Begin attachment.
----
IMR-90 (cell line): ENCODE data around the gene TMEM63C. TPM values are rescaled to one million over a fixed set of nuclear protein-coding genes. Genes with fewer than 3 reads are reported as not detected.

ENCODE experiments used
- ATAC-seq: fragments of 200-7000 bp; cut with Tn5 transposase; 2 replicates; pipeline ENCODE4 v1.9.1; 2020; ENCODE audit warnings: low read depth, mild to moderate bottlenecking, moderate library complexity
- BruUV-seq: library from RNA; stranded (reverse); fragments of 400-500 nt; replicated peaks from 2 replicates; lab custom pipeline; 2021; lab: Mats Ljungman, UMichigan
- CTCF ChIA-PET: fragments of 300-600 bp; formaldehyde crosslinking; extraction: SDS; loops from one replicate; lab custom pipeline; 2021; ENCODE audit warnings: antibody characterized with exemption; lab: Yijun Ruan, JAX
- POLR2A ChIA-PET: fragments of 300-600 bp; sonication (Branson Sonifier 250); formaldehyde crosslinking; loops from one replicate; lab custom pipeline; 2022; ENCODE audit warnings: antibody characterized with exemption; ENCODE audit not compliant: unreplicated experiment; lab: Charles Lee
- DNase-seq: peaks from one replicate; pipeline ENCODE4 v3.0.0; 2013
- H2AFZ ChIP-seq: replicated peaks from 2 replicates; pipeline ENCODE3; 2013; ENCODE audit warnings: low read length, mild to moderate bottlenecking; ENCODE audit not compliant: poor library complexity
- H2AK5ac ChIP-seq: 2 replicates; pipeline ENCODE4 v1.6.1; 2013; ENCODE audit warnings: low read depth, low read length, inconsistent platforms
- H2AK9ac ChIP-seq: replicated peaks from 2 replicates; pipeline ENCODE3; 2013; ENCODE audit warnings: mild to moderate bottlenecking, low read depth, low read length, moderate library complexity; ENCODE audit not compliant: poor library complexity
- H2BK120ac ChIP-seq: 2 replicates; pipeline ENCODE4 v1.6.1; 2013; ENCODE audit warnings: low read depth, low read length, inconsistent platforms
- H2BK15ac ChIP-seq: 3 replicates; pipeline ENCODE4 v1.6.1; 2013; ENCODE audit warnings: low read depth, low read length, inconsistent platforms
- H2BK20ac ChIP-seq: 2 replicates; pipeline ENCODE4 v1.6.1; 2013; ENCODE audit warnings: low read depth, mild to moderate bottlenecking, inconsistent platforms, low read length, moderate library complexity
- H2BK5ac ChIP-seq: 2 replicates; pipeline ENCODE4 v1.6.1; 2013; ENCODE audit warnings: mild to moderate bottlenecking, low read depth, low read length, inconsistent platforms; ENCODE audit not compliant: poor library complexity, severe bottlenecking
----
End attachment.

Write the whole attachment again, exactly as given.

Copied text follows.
IMR-90 (cell line): ENCODE data around the gene TMEM63C. TPM values are rescaled to one million over a fixed set of nuclear protein-coding genes. Genes with fewer than 3 reads are reported as not detected.

ENCODE experiments used
- ATAC-seq: fragments of 200-7000 bp; cut with Tn5 transposase; 2 replicates; pipeline ENCODE4 v1.9.1; 2020; ENCODE audit warnings: low read depth, mild to moderate bottlenecking, moderate library complexity
- BruUV-seq: library from RNA; stranded (reverse); fragments of 400-500 nt; replicated peaks from 2 replicates; lab custom pipeline; 2021; lab: Mats Ljungman, UMichigan
- CTCF ChIA-PET: fragments of 300-600 bp; formaldehyde crosslinking; extraction: SDS; loops from one replicate; lab custom pipeline; 2021; ENCODE audit warnings: antibody characterized with exemption; lab: Yijun Ruan, JAX
- POLR2A ChIA-PET: fragments of 300-600 bp; sonication (Branson Sonifier 250); formaldehyde crosslinking; loops from one replicate; lab custom pipeline; 2022; ENCODE audit warnings: antibody characterized with exemption; ENCODE audit not compliant: unreplicated experiment; lab: Charles Lee
- DNase-seq: peaks from one replicate; pipeline ENCODE4 v3.0.0; 2013
- H2AFZ ChIP-seq: replicated peaks from 2 replicates; pipeline ENCODE3; 2013; ENCODE audit warnings: low read length, mild to moderate bottlenecking; ENCODE audit not compliant: poor library complexity
- H2AK5ac ChIP-seq: 2 replicates; pipeline ENCODE4 v1.6.1; 2013; ENCODE audit warnings: low read depth, low read length, inconsistent platforms
- H2AK9ac ChIP-seq: replicated peaks from 2 replicates; pipeline ENCODE3; 2013; ENCODE audit warnings: mild to moderate bottlenecking, low read depth, low read length, moderate library complexity; ENCODE audit not compliant: poor library complexity
- H2BK120ac ChIP-seq: 2 replicates; pipeline ENCODE4 v1.6.1; 2013; ENCODE audit warnings: low read depth, low read length, inconsistent platforms
- H2BK15ac ChIP-seq: 3 replicates; pipeline ENCODE4 v1.6.1; 2013; ENCODE audit warnings: low read depth, low read length, inconsistent platforms
- H2BK20ac ChIP-seq: 2 replicates; pipeline ENCODE4 v1.6.1; 2013; ENCODE audit warnings: low read depth, mild to moderate bottlenecking, inconsistent platforms, low read length, moderate library complexity
- H2BK5ac ChIP-seq: 2 replicates; pipeline ENCODE4 v1.6.1; 2013; ENCODE audit warnings: mild to moderate bottlenecking, low read depth, low read length, inconsistent platforms; ENCODE audit not compliant: poor library complexity, severe bottlenecking